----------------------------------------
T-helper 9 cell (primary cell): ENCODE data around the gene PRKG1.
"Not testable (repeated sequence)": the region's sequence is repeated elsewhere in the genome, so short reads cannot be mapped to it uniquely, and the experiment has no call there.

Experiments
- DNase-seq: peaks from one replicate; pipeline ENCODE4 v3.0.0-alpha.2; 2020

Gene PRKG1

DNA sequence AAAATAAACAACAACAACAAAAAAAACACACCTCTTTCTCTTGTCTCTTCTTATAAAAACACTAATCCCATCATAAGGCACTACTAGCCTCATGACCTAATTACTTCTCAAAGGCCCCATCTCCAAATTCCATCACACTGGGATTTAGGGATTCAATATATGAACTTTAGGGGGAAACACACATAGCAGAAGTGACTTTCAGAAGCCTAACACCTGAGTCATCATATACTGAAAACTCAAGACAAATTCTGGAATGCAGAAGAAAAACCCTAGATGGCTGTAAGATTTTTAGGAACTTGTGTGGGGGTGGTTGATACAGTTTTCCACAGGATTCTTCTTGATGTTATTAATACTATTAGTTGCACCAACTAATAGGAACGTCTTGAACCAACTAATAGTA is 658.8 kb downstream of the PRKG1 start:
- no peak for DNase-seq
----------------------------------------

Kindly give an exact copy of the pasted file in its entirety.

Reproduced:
T-helper 9 cell (primary cell): ENCODE data around the gene PRKG1.
"Not testable (repeated sequence)": the region's sequence is repeated elsewhere in the genome, so short reads cannot be mapped to it uniquely, and the experiment has no call there.

Experiments
- DNase-seq: peaks from one replicate; pipeline ENCODE4 v3.0.0-alpha.2; 2020

Gene PRKG1

DNA sequence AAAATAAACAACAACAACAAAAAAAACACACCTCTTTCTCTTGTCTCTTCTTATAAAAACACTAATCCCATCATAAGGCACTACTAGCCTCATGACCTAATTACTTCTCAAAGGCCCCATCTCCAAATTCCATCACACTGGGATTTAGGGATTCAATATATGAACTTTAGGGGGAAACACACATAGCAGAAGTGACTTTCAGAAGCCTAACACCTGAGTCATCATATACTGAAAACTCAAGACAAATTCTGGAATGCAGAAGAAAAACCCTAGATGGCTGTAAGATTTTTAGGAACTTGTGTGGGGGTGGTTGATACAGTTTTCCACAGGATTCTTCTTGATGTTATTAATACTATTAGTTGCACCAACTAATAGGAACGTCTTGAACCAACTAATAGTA is 658.8 kb downstream of the PRKG1 start:
- no peak for DNase-seq